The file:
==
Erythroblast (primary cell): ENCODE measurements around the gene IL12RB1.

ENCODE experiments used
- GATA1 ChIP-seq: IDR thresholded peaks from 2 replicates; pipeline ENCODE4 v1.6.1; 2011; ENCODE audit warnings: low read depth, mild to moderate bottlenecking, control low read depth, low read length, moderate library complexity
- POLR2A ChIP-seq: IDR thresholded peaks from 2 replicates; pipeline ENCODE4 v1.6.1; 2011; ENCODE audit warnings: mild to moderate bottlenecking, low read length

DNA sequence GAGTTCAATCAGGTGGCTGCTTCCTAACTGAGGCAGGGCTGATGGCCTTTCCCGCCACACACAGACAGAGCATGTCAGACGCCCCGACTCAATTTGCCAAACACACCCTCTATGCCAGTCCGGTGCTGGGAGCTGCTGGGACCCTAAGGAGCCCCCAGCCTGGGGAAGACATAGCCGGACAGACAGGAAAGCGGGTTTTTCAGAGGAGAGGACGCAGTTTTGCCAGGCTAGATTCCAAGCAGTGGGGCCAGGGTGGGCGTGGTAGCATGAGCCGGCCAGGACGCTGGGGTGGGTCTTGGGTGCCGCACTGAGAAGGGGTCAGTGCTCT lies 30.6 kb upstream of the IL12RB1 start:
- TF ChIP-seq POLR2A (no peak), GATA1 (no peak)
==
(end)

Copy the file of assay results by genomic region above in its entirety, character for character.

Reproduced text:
Erythroblast (primary cell): ENCODE measurements around the gene IL12RB1.

ENCODE experiments used
- GATA1 ChIP-seq: IDR thresholded peaks from 2 replicates; pipeline ENCODE4 v1.6.1; 2011; ENCODE audit warnings: low read depth, mild to moderate bottlenecking, control low read depth, low read length, moderate library complexity
- POLR2A ChIP-seq: IDR thresholded peaks from 2 replicates; pipeline ENCODE4 v1.6.1; 2011; ENCODE audit warnings: mild to moderate bottlenecking, low read length

DNA sequence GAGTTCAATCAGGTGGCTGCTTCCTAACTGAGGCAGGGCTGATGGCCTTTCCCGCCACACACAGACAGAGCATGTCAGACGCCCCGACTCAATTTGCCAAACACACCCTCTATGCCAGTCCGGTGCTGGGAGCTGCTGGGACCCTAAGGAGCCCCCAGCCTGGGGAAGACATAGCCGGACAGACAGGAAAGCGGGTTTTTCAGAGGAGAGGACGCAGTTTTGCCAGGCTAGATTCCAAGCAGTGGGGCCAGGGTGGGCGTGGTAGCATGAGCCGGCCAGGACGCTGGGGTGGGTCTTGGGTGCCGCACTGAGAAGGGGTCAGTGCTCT lies 30.6 kb upstream of the IL12RB1 start:
- TF ChIP-seq POLR2A (no peak), GATA1 (no peak)